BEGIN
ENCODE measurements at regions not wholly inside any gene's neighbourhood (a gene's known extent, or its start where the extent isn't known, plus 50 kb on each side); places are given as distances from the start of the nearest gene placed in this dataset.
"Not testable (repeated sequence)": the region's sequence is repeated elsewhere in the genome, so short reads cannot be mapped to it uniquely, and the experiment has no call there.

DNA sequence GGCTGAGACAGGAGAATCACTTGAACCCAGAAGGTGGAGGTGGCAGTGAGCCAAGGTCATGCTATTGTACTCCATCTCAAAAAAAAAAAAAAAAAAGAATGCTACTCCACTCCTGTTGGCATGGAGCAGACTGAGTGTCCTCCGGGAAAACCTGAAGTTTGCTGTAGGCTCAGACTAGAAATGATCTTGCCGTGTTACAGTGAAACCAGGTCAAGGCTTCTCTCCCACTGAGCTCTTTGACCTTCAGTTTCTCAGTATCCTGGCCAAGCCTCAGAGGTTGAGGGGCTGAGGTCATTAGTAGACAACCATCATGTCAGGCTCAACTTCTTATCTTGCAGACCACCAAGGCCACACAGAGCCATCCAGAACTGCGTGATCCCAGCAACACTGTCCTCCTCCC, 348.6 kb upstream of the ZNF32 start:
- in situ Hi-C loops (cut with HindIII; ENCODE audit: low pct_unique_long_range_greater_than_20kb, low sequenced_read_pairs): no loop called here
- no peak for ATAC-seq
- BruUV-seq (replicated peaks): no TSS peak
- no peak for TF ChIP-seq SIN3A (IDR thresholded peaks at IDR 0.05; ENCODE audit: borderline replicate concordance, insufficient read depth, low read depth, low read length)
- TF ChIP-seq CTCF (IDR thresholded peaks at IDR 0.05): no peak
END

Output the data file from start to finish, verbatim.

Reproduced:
ENCODE measurements at regions not wholly inside any gene's neighbourhood (a gene's known extent, or its start where the extent isn't known, plus 50 kb on each side); places are given as distances from the start of the nearest gene placed in this dataset.
"Not testable (repeated sequence)": the region's sequence is repeated elsewhere in the genome, so short reads cannot be mapped to it uniquely, and the experiment has no call there.

DNA sequence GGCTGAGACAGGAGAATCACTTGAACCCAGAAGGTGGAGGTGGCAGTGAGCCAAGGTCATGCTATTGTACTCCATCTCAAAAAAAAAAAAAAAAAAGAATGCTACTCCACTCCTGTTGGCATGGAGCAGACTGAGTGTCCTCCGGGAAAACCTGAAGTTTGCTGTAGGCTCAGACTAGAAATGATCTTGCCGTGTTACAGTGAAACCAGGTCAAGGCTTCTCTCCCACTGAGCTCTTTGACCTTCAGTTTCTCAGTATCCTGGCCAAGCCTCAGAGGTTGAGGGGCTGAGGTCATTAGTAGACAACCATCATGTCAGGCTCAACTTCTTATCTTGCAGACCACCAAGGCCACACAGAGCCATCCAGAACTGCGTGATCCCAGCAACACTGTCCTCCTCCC, 348.6 kb upstream of the ZNF32 start:
- in situ Hi-C loops (cut with HindIII; ENCODE audit: low pct_unique_long_range_greater_than_20kb, low sequenced_read_pairs): no loop called here
- no peak for ATAC-seq
- BruUV-seq (replicated peaks): no TSS peak
- no peak for TF ChIP-seq SIN3A (IDR thresholded peaks at IDR 0.05; ENCODE audit: borderline replicate concordance, insufficient read depth, low read depth, low read length)
- TF ChIP-seq CTCF (IDR thresholded peaks at IDR 0.05): no peak